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By Richard S. Bear and Cecily Cannan Selby


From analysis of x-ray diffraction patterns obtained with improved small-angle techniques has been derived the following description for the structure of the fibrils of the fibrous protein, paramyosin, obtained in this case from "white" portions of the adductor muscle of the clam, Venus mercenaria: 1. About 25 significantly different diffraction maxima have been resolved and found accounted for as (hk) reflections of a net whose cell elements are, for the dry material: a = 250 A, b = 720 A (fibril axis identity period), and γ = 90.5° (angle included between a and b axes). For rehydrated material a is larger (ca. 325 A), b is essentially unchanged, and γ is slightly larger. There remains an unresolved discrepancy between the electron-optically derived, cell's a dimension (193 A) and that here reported for dry samples. 2. The h = ±1 row lines are crossed on the diagrams (because γ is not 90°) and thus can be distinguished in spite of natural "rotation" of fibrils (within the massive fibrous specimens) about their commonly oriented axes. The observed reflections are then found to obey a selection rule which indicates that the net cell is non-primitive and contains 5 equivalent locations (nodes) arranged as shown in Fig. 5. The nodal distribution is the same as has been previously photographed electron-optically. 3. Analysis of reflection lengths indicates that the native fibrils are not noticeably ribbon-like, having dimensions normal to the ordered net layers approximating their width across the fibril in the plane of the net layers. Corresponding transverse, interlayer spacings (possibly ca. 100 A) have not been observed, however, and may be hidden in troublesome central scatter. 4. Since paramyosin's wide-angle diffraction is very probably of α-type, supercoiled α-helices must be involved according to current interpretations of α-diagrams. Physicochemical evidence suggests that cables of this type, ca. 1400 A in length, may extend over two cells. Of two possible nodal connections, a favored one is shown in Fig. 5 to join 5 nodes in this way. Considerations of space filling, of transverse distribution of small-angle x-ray scattering, and of nodal significance, suggest that the cable units may be further aggregated into supercables, essentially forming rather solid rods of ca. 100 A diameter. 5. An alternative interpretation of the paramyosin small-angle diffraction, in particular of the observed selection rule, would conclude that large particles are arranged in a helical way, with minimum helix diameter about 150 A (dry). The simplest (genetic) particle connection would have 5 particles in 2 coil turns along 720 A of fibril or helix axis. This view is distinctly different from the arrangement of "rods" in net-like layers as given above, even though the rods are said to be made of supercoils or cables. Reasons are given for preferring the net-of-rods explanation over the particulate-helix model. The helix- vs. true-net ambiguity arises whenever the two types of structure are conceivable, and decision between them is difficult on the basis of the diffraction data alone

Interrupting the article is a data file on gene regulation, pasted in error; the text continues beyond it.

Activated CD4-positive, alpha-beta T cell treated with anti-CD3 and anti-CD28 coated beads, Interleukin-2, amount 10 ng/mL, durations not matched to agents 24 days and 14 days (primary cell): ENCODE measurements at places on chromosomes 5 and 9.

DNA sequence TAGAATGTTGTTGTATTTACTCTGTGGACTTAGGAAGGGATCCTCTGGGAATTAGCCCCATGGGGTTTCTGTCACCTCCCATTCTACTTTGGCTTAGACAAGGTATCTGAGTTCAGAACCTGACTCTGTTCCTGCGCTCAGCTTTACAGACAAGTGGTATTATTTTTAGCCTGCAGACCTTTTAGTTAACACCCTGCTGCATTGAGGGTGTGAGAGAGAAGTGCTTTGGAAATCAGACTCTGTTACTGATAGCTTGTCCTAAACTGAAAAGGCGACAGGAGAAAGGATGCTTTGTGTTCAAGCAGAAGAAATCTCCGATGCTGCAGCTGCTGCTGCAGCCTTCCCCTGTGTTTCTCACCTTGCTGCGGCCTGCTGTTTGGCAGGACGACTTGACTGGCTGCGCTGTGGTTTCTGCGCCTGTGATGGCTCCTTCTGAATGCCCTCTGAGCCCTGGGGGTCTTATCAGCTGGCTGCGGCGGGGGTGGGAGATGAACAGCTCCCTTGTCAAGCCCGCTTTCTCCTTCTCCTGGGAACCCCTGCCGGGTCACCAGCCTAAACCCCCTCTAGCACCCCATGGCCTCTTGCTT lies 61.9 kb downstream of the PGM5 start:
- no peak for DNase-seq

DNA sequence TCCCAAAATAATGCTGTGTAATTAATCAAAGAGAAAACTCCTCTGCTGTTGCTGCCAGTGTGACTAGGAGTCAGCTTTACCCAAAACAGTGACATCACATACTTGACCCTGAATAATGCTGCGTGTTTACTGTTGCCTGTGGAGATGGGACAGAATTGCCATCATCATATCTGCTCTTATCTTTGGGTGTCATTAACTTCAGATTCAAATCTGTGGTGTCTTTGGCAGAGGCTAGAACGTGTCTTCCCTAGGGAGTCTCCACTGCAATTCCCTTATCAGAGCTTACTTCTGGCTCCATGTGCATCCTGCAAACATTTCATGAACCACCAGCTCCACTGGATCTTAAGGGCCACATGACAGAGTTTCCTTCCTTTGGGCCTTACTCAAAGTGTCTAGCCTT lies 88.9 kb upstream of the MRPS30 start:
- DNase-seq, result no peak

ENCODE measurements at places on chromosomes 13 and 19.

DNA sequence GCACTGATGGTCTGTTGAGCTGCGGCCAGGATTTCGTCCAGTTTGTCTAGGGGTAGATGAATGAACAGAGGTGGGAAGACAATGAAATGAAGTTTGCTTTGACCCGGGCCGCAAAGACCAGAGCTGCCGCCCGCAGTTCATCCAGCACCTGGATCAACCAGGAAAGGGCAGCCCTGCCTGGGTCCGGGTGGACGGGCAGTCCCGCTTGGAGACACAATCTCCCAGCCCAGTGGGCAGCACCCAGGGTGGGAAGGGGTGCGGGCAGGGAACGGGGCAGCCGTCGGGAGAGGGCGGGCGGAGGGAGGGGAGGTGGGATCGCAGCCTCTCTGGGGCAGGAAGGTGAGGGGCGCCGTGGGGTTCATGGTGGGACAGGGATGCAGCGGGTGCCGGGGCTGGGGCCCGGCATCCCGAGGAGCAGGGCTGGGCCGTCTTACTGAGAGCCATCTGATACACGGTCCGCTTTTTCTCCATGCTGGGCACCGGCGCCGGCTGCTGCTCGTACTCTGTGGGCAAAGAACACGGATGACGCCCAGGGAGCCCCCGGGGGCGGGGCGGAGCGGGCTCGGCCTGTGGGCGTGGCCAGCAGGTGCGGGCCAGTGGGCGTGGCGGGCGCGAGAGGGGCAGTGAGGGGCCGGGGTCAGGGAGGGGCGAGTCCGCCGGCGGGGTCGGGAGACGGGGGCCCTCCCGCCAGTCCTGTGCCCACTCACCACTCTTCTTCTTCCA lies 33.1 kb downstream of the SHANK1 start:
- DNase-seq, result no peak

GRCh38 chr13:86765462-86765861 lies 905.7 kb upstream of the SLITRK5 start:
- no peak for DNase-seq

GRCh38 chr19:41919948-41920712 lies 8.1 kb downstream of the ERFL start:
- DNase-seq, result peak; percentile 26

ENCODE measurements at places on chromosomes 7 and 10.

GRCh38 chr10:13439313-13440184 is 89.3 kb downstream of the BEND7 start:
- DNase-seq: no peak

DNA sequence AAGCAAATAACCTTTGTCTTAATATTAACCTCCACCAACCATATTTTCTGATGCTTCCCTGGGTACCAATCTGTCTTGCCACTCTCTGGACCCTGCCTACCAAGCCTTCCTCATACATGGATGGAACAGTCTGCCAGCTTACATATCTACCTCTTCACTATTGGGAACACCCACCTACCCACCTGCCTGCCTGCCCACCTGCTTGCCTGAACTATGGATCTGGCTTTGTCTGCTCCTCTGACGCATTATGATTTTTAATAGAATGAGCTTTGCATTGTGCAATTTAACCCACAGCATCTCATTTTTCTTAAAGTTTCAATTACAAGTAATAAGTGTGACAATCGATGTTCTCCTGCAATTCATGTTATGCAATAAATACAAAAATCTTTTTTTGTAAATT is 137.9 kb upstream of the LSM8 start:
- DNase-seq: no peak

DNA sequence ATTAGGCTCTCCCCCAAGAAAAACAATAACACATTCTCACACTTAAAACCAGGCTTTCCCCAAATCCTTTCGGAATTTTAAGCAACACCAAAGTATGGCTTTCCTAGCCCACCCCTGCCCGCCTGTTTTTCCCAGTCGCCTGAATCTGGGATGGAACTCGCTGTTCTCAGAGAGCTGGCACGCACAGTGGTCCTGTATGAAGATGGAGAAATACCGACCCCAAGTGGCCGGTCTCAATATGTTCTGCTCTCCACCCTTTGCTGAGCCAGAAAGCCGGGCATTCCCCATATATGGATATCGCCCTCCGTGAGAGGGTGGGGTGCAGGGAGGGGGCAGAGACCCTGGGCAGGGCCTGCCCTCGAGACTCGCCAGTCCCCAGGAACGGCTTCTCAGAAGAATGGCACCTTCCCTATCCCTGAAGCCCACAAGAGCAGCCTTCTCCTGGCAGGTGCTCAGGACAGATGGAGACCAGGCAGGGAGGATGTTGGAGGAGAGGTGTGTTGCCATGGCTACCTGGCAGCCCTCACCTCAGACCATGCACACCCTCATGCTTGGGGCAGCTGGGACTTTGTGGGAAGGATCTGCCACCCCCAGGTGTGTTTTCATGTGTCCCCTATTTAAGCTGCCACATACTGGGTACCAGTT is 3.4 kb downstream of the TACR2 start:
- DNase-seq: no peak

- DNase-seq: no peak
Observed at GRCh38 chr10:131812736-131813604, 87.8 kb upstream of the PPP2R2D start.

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Publisher: The Rockefeller University Press
OAI identifier: oai:pubmedcentral.nih.gov:2223955
Provided by: PubMed Central
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